TribLIVE

| USWorld


 
Larger text Larger text Smaller text Smaller text | Order Photo Reprints

'Plan B' on the way to shelves sans limits

About The Tribune-Review
The Tribune-Review can be reached via e-mail or at 412-321-6460.
Contact Us | Video | Photo Reprints

Daily Photo Galleries


By The Associated Press

Published: Thursday, June 20, 2013, 7:15 p.m.

WASHINGTON — The morning-after pill is going over-the-counter.

The Food and Drug Administration on Thursday approved unrestricted sales of Plan B One-Step, lifting all age limits on the emergency contraceptive.

The move occurred a week after the Obama administration ended months of back-and-forth legal battles by promising a federal judge that it would take that step. Women's health advocates had pushed for easier access to next-day birth control for more than a decade.

“Over-the-counter access to emergency contraceptive products has the potential to further decrease the rate of unintended pregnancies in the United States,” FDA drug chief Dr. Janet Woodcock said in a statement announcing the approval.

It wasn't clear how quickly Plan B One-Step would move from behind pharmacy counters to sit on pharmacy shelves. Until now, customers could buy that morning-after pill and competing generic versions without a prescription only if they proved to a pharmacist that they were 17 or older.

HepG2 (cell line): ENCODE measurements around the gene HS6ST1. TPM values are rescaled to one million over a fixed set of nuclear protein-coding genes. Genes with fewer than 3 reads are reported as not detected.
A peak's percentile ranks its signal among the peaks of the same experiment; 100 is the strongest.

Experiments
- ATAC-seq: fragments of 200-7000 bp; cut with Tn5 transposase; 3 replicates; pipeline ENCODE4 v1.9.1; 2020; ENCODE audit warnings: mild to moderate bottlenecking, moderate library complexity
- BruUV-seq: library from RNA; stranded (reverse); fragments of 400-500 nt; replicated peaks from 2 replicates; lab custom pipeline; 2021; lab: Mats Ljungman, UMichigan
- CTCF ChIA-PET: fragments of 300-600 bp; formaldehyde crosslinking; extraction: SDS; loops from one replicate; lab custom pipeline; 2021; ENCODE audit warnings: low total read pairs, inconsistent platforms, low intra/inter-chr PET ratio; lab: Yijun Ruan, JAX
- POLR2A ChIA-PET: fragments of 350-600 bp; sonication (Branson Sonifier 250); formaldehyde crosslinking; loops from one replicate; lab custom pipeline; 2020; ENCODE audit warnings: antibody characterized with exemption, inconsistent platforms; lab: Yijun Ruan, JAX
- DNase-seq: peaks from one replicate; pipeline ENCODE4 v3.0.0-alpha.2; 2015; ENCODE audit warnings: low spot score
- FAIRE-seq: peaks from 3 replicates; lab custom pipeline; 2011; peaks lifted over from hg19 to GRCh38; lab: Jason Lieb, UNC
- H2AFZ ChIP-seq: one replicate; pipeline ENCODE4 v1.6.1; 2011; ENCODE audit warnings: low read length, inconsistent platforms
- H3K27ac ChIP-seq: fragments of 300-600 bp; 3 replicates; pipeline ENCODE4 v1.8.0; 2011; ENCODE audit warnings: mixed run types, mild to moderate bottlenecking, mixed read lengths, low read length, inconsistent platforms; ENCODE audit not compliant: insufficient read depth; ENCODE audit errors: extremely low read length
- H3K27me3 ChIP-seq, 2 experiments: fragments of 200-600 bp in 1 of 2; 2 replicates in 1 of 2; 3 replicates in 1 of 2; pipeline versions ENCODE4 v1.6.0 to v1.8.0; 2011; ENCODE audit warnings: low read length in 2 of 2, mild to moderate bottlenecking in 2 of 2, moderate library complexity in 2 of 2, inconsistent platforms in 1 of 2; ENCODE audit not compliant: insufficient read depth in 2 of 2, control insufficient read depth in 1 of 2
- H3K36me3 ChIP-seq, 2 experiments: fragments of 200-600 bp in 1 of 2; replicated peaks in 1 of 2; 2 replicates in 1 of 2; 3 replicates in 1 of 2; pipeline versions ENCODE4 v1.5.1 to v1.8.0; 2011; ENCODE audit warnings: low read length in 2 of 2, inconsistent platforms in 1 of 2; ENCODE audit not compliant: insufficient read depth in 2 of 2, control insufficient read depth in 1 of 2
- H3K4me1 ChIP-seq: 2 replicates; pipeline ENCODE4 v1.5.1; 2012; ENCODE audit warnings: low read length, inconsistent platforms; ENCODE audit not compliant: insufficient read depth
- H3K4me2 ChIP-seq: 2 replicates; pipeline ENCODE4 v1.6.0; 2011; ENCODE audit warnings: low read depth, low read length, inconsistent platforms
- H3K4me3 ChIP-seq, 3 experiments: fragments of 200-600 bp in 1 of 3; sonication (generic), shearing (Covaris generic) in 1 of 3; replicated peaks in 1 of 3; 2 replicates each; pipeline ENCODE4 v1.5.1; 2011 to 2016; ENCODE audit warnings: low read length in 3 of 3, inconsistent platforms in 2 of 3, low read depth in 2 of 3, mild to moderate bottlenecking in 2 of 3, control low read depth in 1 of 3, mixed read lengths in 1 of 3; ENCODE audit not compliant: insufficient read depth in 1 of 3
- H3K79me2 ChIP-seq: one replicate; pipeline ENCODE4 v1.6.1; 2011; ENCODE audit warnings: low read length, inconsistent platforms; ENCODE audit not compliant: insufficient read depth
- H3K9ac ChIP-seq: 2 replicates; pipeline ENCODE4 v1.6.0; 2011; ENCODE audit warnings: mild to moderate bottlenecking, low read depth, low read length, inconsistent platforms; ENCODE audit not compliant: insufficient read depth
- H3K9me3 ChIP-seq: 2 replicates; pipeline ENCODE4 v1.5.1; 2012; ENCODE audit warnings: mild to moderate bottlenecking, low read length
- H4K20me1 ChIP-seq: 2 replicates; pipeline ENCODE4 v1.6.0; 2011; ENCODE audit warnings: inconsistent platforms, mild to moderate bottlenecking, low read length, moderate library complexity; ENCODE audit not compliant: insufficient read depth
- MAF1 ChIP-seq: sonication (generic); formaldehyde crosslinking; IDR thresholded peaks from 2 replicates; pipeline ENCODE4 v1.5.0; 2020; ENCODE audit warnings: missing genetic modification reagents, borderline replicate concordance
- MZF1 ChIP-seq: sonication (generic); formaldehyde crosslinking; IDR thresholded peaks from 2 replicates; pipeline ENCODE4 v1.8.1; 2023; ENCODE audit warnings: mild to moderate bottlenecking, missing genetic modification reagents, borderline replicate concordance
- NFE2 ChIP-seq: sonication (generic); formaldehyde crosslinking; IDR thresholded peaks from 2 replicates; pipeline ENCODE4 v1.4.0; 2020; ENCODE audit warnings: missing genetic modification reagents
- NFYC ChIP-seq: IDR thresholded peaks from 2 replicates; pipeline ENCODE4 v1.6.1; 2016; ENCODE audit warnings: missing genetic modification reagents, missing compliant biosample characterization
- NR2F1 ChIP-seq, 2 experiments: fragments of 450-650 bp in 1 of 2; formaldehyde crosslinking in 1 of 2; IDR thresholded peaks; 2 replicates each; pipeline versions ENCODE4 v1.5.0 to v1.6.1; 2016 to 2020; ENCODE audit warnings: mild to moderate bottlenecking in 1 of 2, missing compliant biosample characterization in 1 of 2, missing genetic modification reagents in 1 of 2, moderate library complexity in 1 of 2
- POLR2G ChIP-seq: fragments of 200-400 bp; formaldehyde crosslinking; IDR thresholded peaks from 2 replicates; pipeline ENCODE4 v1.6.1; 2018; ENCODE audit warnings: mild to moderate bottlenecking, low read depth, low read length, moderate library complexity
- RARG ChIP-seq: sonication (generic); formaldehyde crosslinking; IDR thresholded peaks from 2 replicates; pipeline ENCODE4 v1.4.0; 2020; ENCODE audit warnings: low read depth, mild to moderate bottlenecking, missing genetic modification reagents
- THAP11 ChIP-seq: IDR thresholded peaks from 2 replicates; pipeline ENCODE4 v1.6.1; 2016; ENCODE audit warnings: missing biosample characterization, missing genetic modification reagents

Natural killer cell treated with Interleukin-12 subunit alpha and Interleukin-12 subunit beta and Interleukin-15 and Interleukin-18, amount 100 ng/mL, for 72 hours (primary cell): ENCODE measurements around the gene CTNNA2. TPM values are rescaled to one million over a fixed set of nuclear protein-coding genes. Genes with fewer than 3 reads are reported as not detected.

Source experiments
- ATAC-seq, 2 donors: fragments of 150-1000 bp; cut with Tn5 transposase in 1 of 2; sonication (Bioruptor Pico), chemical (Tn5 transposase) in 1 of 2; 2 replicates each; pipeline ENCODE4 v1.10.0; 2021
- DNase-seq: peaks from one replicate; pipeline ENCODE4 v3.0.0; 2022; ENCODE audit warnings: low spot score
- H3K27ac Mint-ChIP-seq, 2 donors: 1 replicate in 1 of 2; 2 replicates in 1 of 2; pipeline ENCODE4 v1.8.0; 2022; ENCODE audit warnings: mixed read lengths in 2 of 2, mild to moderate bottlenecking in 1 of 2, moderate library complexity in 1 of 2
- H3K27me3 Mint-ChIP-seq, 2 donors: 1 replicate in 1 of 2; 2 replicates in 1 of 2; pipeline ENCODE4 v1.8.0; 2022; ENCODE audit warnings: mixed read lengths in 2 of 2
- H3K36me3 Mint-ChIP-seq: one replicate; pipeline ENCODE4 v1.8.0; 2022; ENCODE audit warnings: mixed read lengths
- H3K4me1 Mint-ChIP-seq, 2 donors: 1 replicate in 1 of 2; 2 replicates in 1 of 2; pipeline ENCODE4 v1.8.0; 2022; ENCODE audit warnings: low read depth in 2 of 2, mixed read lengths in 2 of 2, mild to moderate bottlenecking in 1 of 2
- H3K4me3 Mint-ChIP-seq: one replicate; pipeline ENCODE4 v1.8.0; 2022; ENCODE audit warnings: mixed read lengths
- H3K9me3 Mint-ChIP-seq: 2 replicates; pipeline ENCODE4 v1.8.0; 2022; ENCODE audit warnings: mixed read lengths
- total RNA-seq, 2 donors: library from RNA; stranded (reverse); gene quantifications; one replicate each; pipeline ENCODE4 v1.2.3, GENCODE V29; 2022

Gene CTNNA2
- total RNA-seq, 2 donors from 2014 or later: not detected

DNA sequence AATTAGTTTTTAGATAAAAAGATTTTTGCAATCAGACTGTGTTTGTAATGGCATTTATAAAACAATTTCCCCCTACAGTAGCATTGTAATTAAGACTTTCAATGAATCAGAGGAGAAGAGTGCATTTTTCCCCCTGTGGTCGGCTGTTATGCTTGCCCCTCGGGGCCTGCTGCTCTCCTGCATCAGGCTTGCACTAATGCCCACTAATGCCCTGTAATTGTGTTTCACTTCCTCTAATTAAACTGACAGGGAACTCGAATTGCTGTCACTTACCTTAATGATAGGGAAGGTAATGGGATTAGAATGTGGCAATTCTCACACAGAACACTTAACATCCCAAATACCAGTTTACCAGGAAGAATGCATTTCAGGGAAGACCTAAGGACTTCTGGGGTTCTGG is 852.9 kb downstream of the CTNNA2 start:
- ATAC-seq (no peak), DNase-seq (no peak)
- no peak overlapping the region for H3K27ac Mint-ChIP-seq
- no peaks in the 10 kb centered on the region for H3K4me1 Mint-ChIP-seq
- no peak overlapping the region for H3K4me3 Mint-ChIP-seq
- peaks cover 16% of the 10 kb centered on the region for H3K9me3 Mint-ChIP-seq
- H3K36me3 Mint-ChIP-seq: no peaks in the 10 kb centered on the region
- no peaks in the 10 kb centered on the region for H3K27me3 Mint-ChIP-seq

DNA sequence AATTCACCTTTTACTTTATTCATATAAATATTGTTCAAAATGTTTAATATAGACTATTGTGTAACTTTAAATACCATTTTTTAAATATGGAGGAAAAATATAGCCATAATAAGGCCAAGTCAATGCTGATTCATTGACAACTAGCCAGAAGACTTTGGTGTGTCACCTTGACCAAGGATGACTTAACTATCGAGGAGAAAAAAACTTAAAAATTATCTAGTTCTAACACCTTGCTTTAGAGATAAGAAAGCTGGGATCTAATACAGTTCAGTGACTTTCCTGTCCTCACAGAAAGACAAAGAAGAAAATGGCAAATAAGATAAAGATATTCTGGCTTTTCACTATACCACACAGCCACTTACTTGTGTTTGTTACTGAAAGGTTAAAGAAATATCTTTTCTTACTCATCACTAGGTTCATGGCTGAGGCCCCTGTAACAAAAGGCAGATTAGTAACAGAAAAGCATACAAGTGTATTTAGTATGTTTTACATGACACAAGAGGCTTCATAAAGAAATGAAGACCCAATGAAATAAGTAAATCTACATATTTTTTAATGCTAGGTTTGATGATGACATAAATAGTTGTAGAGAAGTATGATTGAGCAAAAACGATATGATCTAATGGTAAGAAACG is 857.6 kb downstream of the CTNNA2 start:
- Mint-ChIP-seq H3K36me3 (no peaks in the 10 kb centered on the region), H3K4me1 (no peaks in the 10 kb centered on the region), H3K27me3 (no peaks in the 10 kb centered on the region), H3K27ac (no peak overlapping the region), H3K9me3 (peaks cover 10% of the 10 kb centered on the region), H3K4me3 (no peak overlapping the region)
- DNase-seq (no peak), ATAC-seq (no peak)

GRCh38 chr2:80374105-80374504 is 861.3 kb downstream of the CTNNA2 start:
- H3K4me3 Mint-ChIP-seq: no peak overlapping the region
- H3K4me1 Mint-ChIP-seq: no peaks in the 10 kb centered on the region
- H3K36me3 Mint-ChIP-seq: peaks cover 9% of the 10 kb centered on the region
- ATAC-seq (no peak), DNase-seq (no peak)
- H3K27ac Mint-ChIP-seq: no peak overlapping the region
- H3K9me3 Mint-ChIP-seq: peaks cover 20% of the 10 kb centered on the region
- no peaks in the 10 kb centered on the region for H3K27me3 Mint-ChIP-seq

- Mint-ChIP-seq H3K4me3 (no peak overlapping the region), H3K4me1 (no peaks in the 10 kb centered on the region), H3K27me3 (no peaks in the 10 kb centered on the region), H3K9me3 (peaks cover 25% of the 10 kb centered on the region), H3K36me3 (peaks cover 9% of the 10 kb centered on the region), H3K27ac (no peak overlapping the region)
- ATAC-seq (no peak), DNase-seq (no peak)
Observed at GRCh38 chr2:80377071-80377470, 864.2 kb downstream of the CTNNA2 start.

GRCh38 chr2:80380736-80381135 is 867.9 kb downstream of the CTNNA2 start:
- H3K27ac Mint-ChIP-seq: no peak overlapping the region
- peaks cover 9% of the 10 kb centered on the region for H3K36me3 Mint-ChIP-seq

The FDA said the product must be repackaged to reflect the change;. Maker Teva Women's Health didn't immediately respond.

The agency, though, has not lifted age limits on competing generics.

The morning-after pill contains a higher dose of the hormone in regular birth-control pills. Taking it within 72 hours of rape, condom failure or just forgetting traditional contraception can cut the chances of pregnancy by up to 89 percent.

 

 
 


Show commenting policy

Most-Read Nation

  1. Warnings on youths, codeine unheeded; lack of effectiveness, dangers had been raised
  2. Space station receives Easter cargo delivery
  3. Art from ‘Dick and Jane’ series set for auction
  4. Shale oil, gas drilling boom wins favor with labor unions, thwarting environmentalists
  5. Ruling on Cleveland police chase questioned
  6. Seafood study: Up to 32 percent imported to U.S. is caught illegally
  7. Study of corn waste as fuel source finds gasoline less damaging to atmosphere
  8. Wyoming officials to drill at landslide’s crest
  9. Navy endorses 24-hour sleep cycle for sailors
  10. Postal Service overhaul expected to appeal to Dems
  11. Colorado deaths stoke marijuana worries
Subscribe today! Click here for our subscription offers.